CO₂ Laser Tube Current: Analog vs. PWM Bandwidth

With bandwidth measurements in hand, a semilog plot with eyeballometric line fitting makes the conclusion obvious:

OMTech CO2 laser power supply - bandwidth tests - semilog graph
OMTech CO2 laser power supply – bandwidth tests – semilog graph

The top line shows the controller’s L-AN analog output voltage dropping at 10 dB/decade.

The middle line is the laser tube current with the power supply driven by the controller’s PWM output, also dropping at 10 dB/decade.

The bottom line is the laser tube current with the power supply driven by the L-AN analog voltage. It drops at 20 dB/decade.

The usual measurements of voltages and currents assume a constant load impedance, where the power varies with the square of the measured value. In this case, the laser tube is most definitely not a constant resistance, because it operates at an essentially constant voltage around 12 kV after lighting up at maybe twice that voltage. As a result, the power varies linearly with the measured voltages and currents, so the usual Bode plot “20 dB per decade” single-pole filter slope does not apply.

Because the laser tube power varies roughly with the current, I’ve been using the current as a proxy for the power, so the half-power points are where the current is half its value at low frequencies.

The controller’s analog voltage output is linearly related to the tube current and power, so the same reasoning applies.

That reasoning is obviously debatable …

Anyhow, it seems the PWM digital output is the primary signal source, with the L-AN analog output filtered from it. If you had a use for the analog voltage that didn’t involve sending it through a second low-pass filter, it might come in handy, but that’s not the case with the laser’s HV power supply.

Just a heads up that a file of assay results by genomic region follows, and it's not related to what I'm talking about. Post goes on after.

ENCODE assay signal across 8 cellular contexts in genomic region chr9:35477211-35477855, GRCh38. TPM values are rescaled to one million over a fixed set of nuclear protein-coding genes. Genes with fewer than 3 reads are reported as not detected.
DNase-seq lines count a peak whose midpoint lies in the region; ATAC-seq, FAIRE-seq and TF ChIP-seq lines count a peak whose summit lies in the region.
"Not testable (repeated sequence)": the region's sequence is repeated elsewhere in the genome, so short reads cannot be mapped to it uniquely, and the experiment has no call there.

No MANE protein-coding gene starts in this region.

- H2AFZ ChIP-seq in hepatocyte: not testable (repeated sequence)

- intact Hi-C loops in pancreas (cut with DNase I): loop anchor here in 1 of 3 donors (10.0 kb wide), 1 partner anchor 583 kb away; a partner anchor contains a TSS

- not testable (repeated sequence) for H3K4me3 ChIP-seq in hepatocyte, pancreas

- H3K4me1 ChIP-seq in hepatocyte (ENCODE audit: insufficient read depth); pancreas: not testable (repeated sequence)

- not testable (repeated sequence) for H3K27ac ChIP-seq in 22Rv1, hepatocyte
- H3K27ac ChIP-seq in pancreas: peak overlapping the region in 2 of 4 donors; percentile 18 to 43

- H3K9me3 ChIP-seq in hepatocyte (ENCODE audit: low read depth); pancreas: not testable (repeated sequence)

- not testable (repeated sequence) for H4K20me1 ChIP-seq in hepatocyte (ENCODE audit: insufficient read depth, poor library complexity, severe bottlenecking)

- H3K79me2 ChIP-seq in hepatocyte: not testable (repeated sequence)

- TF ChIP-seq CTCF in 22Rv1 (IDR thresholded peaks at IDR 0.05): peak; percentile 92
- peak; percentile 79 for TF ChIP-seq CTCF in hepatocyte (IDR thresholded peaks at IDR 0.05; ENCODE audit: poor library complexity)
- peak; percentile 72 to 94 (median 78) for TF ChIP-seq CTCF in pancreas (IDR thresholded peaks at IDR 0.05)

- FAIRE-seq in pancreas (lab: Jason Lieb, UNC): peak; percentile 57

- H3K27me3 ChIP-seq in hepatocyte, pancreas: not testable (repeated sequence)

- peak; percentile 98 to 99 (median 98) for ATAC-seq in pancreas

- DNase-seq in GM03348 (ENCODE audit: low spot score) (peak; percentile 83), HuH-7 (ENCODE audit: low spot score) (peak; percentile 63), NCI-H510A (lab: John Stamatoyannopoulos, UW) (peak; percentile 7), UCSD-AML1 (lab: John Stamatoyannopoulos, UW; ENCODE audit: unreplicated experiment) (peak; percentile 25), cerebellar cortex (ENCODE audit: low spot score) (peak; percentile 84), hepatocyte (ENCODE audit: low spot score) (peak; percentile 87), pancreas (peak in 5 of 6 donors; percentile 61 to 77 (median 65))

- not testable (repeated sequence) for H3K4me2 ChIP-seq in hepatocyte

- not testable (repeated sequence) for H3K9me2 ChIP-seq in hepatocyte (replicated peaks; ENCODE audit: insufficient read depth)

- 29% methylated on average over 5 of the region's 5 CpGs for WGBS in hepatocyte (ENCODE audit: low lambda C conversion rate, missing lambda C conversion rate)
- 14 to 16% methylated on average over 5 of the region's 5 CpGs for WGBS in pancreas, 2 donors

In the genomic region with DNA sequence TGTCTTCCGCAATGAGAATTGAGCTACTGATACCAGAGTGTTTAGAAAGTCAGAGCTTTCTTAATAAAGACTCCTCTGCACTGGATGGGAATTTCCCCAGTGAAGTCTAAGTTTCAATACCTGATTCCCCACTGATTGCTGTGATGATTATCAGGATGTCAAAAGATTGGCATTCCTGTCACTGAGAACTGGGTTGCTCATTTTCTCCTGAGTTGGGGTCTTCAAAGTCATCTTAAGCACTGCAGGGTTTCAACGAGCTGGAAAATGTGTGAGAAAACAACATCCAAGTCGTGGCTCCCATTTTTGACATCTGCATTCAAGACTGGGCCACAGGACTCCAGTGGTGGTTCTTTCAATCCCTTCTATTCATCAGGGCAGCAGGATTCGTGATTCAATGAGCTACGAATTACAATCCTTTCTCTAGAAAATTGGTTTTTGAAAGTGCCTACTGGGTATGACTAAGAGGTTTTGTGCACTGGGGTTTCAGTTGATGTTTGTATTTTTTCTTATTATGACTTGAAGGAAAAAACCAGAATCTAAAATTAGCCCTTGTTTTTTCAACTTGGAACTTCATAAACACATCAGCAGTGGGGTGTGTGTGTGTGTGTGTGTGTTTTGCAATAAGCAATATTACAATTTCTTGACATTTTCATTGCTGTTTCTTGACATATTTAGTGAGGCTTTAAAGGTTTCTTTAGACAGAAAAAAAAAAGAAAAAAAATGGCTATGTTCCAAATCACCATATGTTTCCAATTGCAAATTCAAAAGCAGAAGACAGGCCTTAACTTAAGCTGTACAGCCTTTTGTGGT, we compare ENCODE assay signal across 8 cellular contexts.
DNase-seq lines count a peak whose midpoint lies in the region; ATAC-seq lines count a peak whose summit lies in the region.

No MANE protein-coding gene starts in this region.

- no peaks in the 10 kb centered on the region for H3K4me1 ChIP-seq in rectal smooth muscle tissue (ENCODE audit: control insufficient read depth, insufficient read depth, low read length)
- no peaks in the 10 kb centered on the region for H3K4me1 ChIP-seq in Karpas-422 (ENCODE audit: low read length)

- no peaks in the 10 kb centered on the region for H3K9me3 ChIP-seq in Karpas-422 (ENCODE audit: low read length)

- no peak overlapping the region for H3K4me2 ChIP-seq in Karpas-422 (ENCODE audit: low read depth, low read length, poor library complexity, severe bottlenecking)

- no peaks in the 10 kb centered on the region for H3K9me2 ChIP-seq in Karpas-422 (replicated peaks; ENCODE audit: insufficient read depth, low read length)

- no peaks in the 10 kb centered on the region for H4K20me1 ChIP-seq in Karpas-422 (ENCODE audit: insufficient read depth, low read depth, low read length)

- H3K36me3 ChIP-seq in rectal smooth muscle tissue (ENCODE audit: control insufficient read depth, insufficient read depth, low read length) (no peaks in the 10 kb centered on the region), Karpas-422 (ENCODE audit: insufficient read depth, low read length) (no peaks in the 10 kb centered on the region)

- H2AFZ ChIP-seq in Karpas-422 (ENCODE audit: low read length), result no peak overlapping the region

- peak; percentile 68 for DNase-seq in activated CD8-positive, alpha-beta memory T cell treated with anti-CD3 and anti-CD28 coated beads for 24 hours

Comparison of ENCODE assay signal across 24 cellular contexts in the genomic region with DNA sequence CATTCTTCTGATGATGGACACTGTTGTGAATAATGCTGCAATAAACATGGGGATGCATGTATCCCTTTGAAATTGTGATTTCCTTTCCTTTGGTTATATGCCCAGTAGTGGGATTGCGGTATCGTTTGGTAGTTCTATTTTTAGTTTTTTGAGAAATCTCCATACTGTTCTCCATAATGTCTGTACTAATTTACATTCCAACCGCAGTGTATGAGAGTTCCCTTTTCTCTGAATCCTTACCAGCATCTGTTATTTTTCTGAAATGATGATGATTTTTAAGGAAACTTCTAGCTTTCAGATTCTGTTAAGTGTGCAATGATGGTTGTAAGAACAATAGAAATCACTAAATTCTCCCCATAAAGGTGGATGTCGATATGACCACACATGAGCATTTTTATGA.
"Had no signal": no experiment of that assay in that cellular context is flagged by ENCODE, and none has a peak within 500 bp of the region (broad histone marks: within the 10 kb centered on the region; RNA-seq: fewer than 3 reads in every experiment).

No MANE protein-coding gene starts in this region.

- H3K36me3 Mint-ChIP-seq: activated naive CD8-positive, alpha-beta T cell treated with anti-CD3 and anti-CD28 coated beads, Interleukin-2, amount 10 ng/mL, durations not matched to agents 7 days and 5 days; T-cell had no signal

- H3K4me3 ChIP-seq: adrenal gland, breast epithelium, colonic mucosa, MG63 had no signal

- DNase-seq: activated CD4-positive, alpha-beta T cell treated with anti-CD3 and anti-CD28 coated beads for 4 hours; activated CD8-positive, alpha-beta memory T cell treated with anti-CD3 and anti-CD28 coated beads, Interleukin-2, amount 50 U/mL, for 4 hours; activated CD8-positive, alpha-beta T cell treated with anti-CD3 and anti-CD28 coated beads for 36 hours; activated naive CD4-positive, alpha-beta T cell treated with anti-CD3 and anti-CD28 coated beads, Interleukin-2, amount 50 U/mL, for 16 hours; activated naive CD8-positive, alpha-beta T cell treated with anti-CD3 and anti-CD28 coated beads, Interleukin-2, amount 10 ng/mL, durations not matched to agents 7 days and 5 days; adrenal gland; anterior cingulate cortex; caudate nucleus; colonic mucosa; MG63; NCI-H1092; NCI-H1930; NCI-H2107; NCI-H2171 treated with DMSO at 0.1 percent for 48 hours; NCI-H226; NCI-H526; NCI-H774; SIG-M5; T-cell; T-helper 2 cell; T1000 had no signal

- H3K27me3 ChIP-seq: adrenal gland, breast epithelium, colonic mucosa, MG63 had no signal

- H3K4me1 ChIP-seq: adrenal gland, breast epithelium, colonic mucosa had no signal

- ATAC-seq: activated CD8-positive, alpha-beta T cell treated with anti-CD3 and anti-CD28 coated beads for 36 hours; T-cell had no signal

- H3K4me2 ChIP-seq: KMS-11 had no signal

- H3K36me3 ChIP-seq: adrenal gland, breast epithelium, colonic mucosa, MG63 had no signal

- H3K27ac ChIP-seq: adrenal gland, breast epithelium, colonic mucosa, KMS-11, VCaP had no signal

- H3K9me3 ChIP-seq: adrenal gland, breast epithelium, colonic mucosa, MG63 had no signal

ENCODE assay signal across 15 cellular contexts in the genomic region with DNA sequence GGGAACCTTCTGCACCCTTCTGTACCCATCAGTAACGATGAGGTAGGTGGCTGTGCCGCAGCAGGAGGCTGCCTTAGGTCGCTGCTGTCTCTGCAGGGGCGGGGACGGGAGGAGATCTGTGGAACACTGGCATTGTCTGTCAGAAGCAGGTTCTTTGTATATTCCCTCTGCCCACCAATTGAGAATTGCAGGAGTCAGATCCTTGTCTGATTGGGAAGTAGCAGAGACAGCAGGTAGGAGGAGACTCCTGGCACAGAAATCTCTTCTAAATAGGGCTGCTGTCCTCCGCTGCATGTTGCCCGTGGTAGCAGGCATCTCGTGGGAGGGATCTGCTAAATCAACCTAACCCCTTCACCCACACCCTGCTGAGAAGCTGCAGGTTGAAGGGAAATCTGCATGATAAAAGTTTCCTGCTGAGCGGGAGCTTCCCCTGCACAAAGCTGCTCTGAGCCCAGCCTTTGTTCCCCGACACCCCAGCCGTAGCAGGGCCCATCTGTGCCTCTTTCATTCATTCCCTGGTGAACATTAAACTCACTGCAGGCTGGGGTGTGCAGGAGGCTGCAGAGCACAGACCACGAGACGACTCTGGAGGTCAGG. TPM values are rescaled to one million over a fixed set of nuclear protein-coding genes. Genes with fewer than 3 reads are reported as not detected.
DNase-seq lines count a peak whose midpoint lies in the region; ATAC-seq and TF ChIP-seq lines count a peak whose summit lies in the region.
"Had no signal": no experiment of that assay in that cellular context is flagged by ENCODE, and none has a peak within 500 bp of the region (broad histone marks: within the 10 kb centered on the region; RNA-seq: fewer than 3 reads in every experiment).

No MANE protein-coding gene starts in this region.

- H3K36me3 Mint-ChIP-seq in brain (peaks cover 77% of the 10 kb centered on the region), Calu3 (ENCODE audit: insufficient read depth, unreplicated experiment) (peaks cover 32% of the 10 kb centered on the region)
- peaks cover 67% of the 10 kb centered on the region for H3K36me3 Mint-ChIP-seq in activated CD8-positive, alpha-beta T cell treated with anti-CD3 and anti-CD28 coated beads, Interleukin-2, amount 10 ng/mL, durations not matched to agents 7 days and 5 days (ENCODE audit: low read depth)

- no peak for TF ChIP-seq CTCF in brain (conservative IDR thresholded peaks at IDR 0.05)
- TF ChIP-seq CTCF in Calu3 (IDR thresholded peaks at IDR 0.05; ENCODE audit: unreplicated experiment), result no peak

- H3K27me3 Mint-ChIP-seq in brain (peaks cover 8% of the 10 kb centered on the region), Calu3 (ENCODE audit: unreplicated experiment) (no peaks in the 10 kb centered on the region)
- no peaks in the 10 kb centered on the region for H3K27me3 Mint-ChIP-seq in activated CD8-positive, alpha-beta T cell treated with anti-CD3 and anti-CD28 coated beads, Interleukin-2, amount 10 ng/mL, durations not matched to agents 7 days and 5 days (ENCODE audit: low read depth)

Looking across the graph at the tube current’s half-power level of 12-ish mA shows 150 Hz for the L-AN output and 250 Hz for the PWM output. That’s roughly what I had guesstimated from the raw measurements, but it’s nice to see those lines in those spots.

In practical terms, grayscale engraving will operate inside an upper frequency limit around 200 Hz. Engraving a square wave pattern similar to the risetime target requires a bandwidth perhaps three times the base frequency for reasonably crisp edges, which means no faster than 100 Hz = 100 mm/s for a 1 mm bar.

It may be easier to think in terms of the equivalent risetime, with 200 Hz implying a 1.5 ms risetime. The rise and fall times of the laser tube current are not equal and only vaguely related to the usual rules of thumb, but 1.5 ms will get you in the ballpark.

The usual tradeoff between scanning speed and laser power for a given material now also includes a maximum speed limit set by the feature size and edge sharpness. Scanning at 500 mm/s with a 1.5 ms risetime means the minimum sharp-edged feature should be maybe three times that wide: 5 ms / 500 mm/s = 2.5 mm.

The sine bars at 400 mm/s come out very shallow, both rectangular bars have sloped edges, and the 1 mm bar on the left resembles a V:

Sine bars - acrylic - 400 mm-s 100pct
Sine bars – acrylic – 400 mm-s 100pct

At 100 mm/s, all the features are nicely shaped, although the sidewalls still have some slope:

Sine bars - acrylic - 100 mm-s 25pct
Sine bars – acrylic – 100 mm-s 25pct

In all fairness, grayscale engraving with a CO₂ laser may not be particularly useful, unless you’re making very shallow and rather grainy 3D relief maps.

Intensity-modulating a “photographic” engraving on, say, white tile depends on the dye / metal / whatever having a linear-ish intensity variation with exposure, which is an unreasonable assumption.

The L-ON digital enable also has a millisecond or two of ramp time, so each discrete dot within a halftoned / dithered image has a minimum width.

Tradeoffs! Tradeoffs everywhere!

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